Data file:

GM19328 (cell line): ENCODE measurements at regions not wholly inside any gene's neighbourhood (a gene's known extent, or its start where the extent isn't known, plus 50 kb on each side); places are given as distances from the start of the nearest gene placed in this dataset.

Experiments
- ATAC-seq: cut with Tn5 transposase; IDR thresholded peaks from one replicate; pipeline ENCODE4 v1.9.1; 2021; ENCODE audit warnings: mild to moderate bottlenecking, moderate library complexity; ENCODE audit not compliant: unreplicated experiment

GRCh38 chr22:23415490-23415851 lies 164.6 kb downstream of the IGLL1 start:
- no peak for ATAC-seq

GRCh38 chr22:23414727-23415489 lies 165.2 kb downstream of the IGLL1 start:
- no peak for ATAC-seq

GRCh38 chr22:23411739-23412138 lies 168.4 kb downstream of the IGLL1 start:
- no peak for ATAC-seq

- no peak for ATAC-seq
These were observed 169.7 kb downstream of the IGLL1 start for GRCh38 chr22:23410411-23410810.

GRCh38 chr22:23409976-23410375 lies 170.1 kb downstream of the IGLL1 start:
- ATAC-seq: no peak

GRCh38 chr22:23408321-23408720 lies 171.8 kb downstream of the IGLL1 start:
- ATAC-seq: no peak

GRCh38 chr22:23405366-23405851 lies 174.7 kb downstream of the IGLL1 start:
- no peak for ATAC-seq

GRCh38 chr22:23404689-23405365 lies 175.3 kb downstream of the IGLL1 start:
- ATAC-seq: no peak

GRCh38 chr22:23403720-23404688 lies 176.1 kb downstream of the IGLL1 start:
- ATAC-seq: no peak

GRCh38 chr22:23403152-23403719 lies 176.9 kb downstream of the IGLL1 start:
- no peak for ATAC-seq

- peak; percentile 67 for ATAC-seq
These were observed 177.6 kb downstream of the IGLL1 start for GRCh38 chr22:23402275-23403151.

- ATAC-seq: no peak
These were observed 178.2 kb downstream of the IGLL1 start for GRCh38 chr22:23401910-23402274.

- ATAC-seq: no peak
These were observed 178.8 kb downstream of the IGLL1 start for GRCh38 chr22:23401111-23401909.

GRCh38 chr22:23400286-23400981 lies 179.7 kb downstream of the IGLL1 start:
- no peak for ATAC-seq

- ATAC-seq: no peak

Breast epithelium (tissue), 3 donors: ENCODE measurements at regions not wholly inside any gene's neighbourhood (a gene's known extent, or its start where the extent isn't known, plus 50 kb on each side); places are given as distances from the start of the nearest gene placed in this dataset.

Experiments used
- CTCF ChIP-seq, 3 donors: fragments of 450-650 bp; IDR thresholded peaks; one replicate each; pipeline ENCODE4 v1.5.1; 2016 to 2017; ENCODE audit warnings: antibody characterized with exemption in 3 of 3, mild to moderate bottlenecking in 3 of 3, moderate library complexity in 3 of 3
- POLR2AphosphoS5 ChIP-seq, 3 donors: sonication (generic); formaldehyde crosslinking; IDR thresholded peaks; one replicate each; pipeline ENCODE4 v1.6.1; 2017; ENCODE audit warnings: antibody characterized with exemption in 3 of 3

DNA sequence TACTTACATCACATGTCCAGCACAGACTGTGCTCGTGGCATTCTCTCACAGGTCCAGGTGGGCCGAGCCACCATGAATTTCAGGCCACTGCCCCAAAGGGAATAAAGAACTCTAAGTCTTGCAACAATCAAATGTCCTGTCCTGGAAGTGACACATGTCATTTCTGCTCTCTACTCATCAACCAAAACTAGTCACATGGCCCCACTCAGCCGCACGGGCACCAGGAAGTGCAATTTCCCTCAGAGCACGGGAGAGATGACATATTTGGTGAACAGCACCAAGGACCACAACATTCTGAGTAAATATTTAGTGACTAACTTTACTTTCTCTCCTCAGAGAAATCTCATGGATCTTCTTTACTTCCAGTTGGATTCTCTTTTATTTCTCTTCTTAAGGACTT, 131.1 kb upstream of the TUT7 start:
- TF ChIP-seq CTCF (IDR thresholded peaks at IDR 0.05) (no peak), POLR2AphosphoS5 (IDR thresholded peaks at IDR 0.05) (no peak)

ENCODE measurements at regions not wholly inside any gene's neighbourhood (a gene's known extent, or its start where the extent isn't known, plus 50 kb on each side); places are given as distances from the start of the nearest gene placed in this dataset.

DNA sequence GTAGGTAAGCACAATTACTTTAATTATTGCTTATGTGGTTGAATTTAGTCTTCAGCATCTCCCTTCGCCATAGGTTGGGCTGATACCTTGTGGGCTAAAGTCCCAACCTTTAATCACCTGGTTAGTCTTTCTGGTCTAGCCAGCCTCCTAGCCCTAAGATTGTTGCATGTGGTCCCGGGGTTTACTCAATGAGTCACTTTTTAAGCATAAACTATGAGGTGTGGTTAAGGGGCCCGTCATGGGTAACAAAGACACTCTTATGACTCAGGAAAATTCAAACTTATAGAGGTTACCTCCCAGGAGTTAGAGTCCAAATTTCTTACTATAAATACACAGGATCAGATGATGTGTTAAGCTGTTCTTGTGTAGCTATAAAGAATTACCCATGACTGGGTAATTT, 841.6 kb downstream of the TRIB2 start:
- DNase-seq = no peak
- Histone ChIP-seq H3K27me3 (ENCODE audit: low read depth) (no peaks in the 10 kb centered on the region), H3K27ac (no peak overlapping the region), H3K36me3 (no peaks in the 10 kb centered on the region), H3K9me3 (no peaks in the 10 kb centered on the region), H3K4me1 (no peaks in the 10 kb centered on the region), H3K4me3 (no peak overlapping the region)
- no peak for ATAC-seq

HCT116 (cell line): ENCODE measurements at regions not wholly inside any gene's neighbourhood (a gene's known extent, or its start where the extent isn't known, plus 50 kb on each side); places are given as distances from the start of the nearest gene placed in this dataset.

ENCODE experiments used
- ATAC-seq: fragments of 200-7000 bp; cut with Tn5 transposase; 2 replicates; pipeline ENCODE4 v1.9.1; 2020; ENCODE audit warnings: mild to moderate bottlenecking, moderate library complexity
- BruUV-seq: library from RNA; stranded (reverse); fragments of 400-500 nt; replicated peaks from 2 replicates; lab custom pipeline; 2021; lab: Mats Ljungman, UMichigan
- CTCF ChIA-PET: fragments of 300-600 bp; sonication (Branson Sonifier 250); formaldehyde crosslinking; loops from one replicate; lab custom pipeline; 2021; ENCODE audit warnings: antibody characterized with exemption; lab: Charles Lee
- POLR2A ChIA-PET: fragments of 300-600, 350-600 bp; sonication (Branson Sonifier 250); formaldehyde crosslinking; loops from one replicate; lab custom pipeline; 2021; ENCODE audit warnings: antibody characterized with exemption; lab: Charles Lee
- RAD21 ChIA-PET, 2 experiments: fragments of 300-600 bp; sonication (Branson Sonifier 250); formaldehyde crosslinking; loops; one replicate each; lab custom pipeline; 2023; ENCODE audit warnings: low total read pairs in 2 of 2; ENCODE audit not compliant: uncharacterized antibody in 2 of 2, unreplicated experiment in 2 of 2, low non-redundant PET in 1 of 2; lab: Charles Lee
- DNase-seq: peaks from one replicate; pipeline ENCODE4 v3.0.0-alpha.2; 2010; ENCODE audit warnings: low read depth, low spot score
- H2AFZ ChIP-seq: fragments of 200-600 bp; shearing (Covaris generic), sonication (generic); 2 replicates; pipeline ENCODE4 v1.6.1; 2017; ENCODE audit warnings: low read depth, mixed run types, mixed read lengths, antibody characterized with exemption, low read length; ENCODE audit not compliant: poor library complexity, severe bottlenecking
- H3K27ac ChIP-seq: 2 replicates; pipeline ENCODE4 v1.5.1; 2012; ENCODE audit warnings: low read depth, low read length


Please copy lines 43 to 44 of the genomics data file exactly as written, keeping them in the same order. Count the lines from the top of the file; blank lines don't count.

- no peak for ATAC-seq

HCT116 (cell line): ENCODE measurements at regions not wholly inside any gene's neighbourhood (a gene's known extent, or its start where the extent isn't known, plus 50 kb on each side); places are given as distances from the start of the nearest gene placed in this dataset.